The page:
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Biodiversity in DrylandsToward a Unified Framework$
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Moshe Shachak, Stewart T. A. Pickett, James R. Gosz, and Avi Perevolotski

Print publication date: 2005

Print ISBN-13: 9780195139853

Published to Oxford Scholarship Online: November 2020

DOI: 10.1093/oso/9780195139853.001.0001

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PRINTED FROM OXFORD SCHOLARSHIP ONLINE (oxford.universitypressscholarship.com). (c) Copyright Oxford University Press, 2021. All Rights Reserved. An individual user may print out a PDF of a single chapter of a monograph in OSO for personal use. date: 18 January 2022

(p.220) 13 Unified Framework II Ecosystem Processes: A Link Between Species and Landscape Diversity

(p.220) 13 Unified Framework II Ecosystem Processes: A Link Between Species and Landscape Diversity

(p.220) 13 Unified Framework II Ecosystem Processes: A Link Between Species and Landscape Diversity
Biodiversity in Drylands

Robert Waide

Peter M. Groffman

Oxford University Press

The discipline of ecology can be subdivided into several subdisciplines, including community, ecosystem, and landscape ecology. While all the subdisciplines are important to the study of biodiversity, there is great variation in the extent to which their contributions have been analyzed. For example, the role of community ecology in biodiversity studies is well established. In community ecology, the entities of study are species that differ in their properties and generate a web of interactions that, in turn, organize the species into a community. Similar to community ecology, the contribution of landscape ecology to biodiversity is apparent. The entities of study, definable “patches,” are tangible. They differ in their properties and generate a web of interactions that organize the patches into a landscape mosaic. In contrast to community and landscape ecology, the role of ecosystem ecology in biodiversity is less apparent. In ecosystem ecology, it often is not clear what the entities are, and how they are organized. To the extent that ecosystem ecology focuses on energy flow and nutrient cycling, we can define fundamental entities as compartments and vectors in models that depict the flows of water, energy, and nutrients through communities. If we apply diversity criteria to these entities, we can use the term ecosystem diversity to refer to the number of compartments and vectors, the differences among them in type and size, and their organization in promoting energy flow or nutrient cycling. To our knowledge, ecosystem scientists have not yet developed criteria for ecosystem diversity similar to those used for species and landscape diversity. There has been some use of the term “ecosystem diversity” to refer to a diversity of ecosystems, implying a variety of habitats, landscapes, or biomes. As discussed above, we suggest that to define the role of ecosystem ecology in biodiversity studies, the approach should be to study the relationships among species, landscape, and ecosystem diversities (chapters 1 and 13). However, since the concept of ecosystem diversity awaits further development, we adopt a different approach for understanding the role of ecosystem science in biodiversity studies. In this chapter, we examine relationships among ecosystem processes, species diversity, and landscape diversity.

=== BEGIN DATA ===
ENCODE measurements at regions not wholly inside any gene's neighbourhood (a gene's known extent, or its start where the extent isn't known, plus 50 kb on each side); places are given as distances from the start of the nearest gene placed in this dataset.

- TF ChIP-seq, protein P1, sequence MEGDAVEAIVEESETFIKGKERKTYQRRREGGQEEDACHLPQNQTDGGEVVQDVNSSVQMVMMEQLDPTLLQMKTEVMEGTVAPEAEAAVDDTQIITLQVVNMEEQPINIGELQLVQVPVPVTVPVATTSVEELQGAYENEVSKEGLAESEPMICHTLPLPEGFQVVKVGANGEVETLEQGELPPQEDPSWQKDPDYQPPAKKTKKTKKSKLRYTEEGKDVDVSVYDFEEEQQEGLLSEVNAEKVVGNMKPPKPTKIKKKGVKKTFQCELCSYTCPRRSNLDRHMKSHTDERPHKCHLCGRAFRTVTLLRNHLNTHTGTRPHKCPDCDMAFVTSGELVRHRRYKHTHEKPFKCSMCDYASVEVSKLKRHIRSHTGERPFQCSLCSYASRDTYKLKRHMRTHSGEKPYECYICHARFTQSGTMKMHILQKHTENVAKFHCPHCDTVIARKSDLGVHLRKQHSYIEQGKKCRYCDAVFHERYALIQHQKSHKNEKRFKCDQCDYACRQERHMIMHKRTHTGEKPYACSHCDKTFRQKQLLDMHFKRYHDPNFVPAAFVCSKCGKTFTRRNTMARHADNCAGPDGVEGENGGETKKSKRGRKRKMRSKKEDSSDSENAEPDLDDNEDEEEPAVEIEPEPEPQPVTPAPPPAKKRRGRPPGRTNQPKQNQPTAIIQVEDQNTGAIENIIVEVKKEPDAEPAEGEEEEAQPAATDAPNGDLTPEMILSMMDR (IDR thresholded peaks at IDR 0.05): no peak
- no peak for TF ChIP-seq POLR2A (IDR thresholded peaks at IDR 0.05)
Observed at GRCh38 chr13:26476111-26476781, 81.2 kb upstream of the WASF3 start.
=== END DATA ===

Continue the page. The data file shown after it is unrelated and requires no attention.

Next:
Keywords:   Assemblage dynamics, Climate, Ecosystem resilience, Forests, Human-related disturbance, Hydrology, Land Use, Mineralization, Nutrient accumulation, Organic matter dynamics

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